Chemical composition of insoluble solids of nejayote (ISN), corn, soybean meal and diets are given in tables 2 and 3 respectively. The chemical analysis were determined according to AOAC (1990) methods and the metabolizable energy was calculated from the Titus equation (Dale, 1990).Statistical analysis.
The data were analyzed by ANOVA using the GLM procedure of MINITAB (1995) for a 2x4 factorial treatment arrangement in a completely randomized block design. Pen was considerated the experimental unit and blocks as the replicates, initial weight was used as covariable in the analysis. The probability level used to determine significance for all data was p<0.05 unless otherwise stated.Table 2.
Chemical Composition (%)a
of corn, soybean meal and insoluble solids of nejayote (ISN).a
Dry basis. The values represent the mean of three assays ± SD.b
Metabolizable Energy (Calculated).Table 3.
Chemical composition of experimental diets.a
as fed basis. The values represent the mean of six assays. b
Metabolizable Energy (Calculated). SEM= Standard error of means. Results and Discussion.
The results for ADG (Average daily gain), ADFI (Average daily feed intake), G:F (Feed efficiency) and F:G (Feed conversion) for the whole period are presented in table 4. There were no differences (p>0.1) in any of the analyzed traits.
Several researches for performance data generally have shown that different dietary calcium and phosphorus levels have no effect on ADG, ADFI and G:F in the initial growing phase. Nimmo et al. (1980) reported that there were no differences on ADG (0.55, 0.58, 0.55), ADFI (1.17, 1.23, 1.16), F:G (2.08, 2.16, 2.10) to the different treatments (A= 0.65% Ca, 0.50% P; B= 0.975% Ca, 0.75% P; C= 1.3% Ca, 1.0% P) during the initial growing phase for boars; Crenshaw et al. (1981) demonstrated that there were no differences on growing or G:F due to sex for pigs of eight weeks of age assigned to two treatments (T1= 0.4, 0.4% Ca,P and T2= 0.8, 0.8% Ca,P). However in 1981 Nimmo et al. reported that there were not effect of treatments (A= 0.65% Ca, 0.50% P; B= 0.975% Ca, 0.75% P) on ADG and F:G but ADFI was lower (p<0.05) for the pigs assigned to the treatment A (1.87 Vs 1.95 kg). The NRC (1988) reported an expected weight gain (kg/day) of 0.450, feed intake (kg/day) of 0.950 and a efficiency (gain/feed) of 0.474 for pigs with a liveweight of 10-20 kg; so that, the values obtained in this experiment are in agreement with those reported by the NRC.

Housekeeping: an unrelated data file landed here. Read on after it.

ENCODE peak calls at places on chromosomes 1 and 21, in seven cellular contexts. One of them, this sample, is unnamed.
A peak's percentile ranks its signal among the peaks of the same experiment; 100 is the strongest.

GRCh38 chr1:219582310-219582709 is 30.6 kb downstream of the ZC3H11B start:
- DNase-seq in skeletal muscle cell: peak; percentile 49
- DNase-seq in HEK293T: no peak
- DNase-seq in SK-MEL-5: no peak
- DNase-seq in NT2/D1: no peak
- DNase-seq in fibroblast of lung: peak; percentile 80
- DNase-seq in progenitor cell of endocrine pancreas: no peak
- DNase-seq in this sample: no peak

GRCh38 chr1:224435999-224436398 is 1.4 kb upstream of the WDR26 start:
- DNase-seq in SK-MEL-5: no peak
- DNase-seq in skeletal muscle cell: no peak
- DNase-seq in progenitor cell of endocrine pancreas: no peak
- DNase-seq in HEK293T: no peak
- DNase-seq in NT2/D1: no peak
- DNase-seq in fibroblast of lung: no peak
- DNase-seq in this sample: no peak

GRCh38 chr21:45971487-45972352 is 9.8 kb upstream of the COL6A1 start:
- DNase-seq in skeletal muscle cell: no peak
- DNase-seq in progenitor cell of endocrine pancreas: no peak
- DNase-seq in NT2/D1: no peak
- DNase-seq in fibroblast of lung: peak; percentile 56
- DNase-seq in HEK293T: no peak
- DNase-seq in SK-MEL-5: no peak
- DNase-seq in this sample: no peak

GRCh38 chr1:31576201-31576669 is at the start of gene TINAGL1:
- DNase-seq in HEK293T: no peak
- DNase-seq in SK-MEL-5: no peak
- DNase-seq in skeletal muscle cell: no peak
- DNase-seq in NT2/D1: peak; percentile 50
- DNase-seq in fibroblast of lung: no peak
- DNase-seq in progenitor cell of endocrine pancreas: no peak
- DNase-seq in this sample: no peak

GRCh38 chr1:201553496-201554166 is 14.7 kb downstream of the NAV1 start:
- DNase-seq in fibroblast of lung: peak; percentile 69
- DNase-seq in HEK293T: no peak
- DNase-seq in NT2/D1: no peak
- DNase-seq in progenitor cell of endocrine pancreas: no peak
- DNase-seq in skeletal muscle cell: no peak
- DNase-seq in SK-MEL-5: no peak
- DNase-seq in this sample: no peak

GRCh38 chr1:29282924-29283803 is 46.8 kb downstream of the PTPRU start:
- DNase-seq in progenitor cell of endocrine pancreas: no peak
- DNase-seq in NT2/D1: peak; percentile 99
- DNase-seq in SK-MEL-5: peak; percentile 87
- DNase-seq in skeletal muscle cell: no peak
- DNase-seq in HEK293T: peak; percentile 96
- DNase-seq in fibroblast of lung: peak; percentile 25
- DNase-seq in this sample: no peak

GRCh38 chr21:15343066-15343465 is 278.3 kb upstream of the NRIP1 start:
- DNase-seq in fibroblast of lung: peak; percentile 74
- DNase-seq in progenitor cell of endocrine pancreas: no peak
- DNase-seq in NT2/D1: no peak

Recent researches demonstrated that exist a relationship between calcium dietary concentration and others factors that affect the performance data; Lei et al. (1994) reported that supplemental microbial phytase in corn-soybean meal diets improves phytate phosphorus utilization more efficiently at moderately low levels of dietary calcium than at normally recommended levels; Kornegay et al. (1994) studied the effects of diet acidity and protein level and its relationship with source of calcium in weanling pigs, they concluded that increasing diet acidity usually improved growth rate, but gilts and barrows tended to respond differently; Carter et al. (1996) studied the relationship between serum concentrations of osteocalcin and bone mineralization in growing pigs, they concluded that serum osteocalcin and 1,25-dihydroxyvitamin D3 concentrations are better predictors of end-measures of bone mineralization in pigs than serum alkaline phosphatase.Table 4.
Effect of insoluble solids of nejayote (ISN) and dietary calcium concentration (DCC) on the performance of growing pigs (6 to 12 weeks of age) a
Initial Weight, 11.94±1.5 kg ( P>0.1).b
Least squares means.
FW = Final weight. SEM = Standard error of means.Implications.
The use of insoluble solids of nejayote (ISN) on the diet did not affect feed intake, gain:feed or daily gain for growing pigs.References.